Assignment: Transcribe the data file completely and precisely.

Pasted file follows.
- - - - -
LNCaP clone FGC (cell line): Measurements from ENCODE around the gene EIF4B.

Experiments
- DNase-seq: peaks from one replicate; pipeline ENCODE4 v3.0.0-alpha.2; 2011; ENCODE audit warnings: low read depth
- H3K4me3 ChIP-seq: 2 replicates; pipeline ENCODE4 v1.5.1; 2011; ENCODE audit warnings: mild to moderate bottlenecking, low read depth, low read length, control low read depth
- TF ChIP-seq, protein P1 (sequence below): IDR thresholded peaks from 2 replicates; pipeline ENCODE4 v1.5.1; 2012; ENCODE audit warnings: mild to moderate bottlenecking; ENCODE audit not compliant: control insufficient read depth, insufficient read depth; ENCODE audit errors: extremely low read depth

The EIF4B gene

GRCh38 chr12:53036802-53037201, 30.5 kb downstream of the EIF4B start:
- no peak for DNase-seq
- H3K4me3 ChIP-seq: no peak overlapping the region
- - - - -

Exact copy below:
LNCaP clone FGC (cell line): Measurements from ENCODE around the gene EIF4B.

Experiments
- DNase-seq: peaks from one replicate; pipeline ENCODE4 v3.0.0-alpha.2; 2011; ENCODE audit warnings: low read depth
- H3K4me3 ChIP-seq: 2 replicates; pipeline ENCODE4 v1.5.1; 2011; ENCODE audit warnings: mild to moderate bottlenecking, low read depth, low read length, control low read depth
- TF ChIP-seq, protein P1 (sequence below): IDR thresholded peaks from 2 replicates; pipeline ENCODE4 v1.5.1; 2012; ENCODE audit warnings: mild to moderate bottlenecking; ENCODE audit not compliant: control insufficient read depth, insufficient read depth; ENCODE audit errors: extremely low read depth

The EIF4B gene

GRCh38 chr12:53036802-53037201, 30.5 kb downstream of the EIF4B start:
- no peak for DNase-seq
- H3K4me3 ChIP-seq: no peak overlapping the region